Not Okay August 10, 2014Posted by Ginny in Polyamory.
Tags: family, love, Mental Health, relationships
I’m not okay.
I’m a pretty stoic and self-reliant person, so those are hard words for me to say. I was telling a new love just recently the story of when my brother and I were waiting anxiously at the kitchen table, to hear whatever news had been making our mother cry that morning, and he asked how I could be so calm. I was calm then — I am calm usually — because I felt like I had to be. Too many people relied on me, growing up, for me to be able to melt down. I’m the person who holds it together in a crisis, who works the problem and saves my emotions for later, who’s always able to lay aside what I’m feeling and what I need this minute to take care of someone else. It’s a skill and quality I value in myself.
But sometimes I’m not okay, and that’s slowly becoming a thing I can say out loud. I’m learning that being not-okay today doesn’t mean I will be not-okay tomorrow. I’m learning that, instead of the entire world crumbling apart if I stop being okay because I am the last bastion of stability, when I’m not okay, other people will gather around and be okay for me. They will hold me and love me, and sometimes they’ll lay aside what they are feeling and what they need this minute to take care of me.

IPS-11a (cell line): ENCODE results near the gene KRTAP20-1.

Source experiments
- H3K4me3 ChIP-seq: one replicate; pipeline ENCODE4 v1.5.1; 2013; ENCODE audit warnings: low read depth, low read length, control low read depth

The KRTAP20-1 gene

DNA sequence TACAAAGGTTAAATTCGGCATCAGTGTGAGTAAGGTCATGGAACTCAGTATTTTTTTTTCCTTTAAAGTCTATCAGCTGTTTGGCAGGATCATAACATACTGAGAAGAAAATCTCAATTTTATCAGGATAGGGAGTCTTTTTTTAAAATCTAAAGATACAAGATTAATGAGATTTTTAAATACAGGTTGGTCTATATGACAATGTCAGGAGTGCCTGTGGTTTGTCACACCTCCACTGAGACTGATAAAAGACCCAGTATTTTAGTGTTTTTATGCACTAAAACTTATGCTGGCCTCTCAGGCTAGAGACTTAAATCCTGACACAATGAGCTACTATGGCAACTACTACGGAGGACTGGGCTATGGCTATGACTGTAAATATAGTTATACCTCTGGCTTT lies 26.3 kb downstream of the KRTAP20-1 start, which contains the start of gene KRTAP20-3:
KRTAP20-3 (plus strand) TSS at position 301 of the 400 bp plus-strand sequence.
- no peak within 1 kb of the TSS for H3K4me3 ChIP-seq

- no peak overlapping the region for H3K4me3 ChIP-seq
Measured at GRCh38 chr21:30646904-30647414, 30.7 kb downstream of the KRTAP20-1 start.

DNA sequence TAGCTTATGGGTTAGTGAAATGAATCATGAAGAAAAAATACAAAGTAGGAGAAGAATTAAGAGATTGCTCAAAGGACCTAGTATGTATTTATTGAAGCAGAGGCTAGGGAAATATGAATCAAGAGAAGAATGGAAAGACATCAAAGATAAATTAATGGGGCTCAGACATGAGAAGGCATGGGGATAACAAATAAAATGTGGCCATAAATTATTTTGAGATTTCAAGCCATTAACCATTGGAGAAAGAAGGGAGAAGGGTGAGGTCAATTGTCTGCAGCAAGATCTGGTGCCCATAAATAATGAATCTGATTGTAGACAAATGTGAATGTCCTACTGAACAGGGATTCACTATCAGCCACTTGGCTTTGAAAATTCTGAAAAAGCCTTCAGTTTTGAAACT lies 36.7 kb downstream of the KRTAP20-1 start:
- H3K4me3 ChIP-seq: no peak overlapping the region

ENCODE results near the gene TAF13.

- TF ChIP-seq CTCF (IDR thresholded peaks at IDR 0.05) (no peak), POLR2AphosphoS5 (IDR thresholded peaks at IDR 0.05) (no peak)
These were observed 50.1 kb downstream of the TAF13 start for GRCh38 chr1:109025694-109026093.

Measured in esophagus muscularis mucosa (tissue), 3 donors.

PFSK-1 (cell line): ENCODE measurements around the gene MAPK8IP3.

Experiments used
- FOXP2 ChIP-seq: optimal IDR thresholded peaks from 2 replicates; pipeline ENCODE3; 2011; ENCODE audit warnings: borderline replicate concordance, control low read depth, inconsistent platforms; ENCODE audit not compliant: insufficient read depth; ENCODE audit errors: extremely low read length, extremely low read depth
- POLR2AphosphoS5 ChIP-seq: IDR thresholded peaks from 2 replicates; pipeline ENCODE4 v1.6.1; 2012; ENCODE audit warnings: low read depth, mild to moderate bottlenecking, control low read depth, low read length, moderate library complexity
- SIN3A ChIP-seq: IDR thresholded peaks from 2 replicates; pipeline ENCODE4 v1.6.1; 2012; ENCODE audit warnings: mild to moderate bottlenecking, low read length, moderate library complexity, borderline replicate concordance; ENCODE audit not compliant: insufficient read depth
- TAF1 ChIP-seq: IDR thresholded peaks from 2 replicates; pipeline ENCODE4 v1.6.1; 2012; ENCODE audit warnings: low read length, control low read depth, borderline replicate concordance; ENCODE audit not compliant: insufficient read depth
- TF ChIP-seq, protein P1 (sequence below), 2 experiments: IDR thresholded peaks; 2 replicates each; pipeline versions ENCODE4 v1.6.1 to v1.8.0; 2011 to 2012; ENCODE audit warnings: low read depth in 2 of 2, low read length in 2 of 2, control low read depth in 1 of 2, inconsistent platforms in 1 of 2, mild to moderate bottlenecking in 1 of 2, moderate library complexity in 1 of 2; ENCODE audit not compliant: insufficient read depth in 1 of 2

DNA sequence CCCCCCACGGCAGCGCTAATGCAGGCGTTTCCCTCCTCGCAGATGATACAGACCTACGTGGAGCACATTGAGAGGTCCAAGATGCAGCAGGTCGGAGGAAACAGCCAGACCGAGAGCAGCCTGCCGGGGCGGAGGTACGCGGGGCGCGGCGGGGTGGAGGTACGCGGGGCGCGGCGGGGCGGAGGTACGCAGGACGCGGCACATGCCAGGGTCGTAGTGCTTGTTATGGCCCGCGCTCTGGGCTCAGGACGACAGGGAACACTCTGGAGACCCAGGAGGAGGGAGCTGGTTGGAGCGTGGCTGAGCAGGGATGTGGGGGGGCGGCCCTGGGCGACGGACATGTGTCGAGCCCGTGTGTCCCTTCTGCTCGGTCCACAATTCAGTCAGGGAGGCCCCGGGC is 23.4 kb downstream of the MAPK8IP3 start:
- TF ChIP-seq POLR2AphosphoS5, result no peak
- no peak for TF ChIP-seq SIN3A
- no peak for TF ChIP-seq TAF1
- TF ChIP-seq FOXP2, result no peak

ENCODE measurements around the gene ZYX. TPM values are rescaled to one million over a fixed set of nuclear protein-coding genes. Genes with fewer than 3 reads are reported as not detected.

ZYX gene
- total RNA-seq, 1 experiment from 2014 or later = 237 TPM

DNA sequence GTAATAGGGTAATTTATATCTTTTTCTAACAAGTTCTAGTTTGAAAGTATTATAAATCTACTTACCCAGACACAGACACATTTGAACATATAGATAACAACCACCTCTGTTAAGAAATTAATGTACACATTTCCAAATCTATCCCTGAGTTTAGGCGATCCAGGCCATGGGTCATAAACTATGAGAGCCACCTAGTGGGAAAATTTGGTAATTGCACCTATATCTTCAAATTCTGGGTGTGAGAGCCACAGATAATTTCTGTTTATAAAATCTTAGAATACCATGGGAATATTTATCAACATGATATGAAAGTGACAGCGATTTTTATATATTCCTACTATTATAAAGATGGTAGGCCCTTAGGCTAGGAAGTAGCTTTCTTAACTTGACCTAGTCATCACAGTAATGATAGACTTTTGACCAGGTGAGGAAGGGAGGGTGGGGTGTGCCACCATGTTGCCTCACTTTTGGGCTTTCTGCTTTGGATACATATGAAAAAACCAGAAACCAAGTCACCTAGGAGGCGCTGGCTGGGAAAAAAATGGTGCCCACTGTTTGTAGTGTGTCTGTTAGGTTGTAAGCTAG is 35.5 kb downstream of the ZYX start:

I’m not okay a lot these days, and my friends and lovers and metamours have been wonderful to me.
I loved Shaun’s post about family as ka-tet. Family, whether born or chosen, is such a powerful thing. It shapes us, changes us, tells us who we are and where we belong in the world. Like any powerful thing it can be incredibly destructive. It can hobble or cripple us, it can tell us that we are weak and bad and that where we belong is directly under someone else’s foot — and because it is family, those words will affect us no matter how hard we fight them. Like any powerful thing, it can be creative and uplifting and life-giving. It can give us support to stand when we tremble, it can tell us that we are strong and loved and believed, and that where we belong is out in the world, living joyfully and creating beauty.
I’m so thankful for the people who are family to me, whose lives are intimately bound up with mine and who have used their power to make me feel strong and loved and believed. I’m not okay a lot these days, but I’m also amazingly wonderful a lot these days, and while the ping-ponging is taking some getting used to, I feel safer than I ever have. I feel like I can sink into the depths of the not-okay when I need to, to work on and work through the stuff that’s down there, because I have a strong lifeline back to the surface.
I’m not okay, but that’s okay.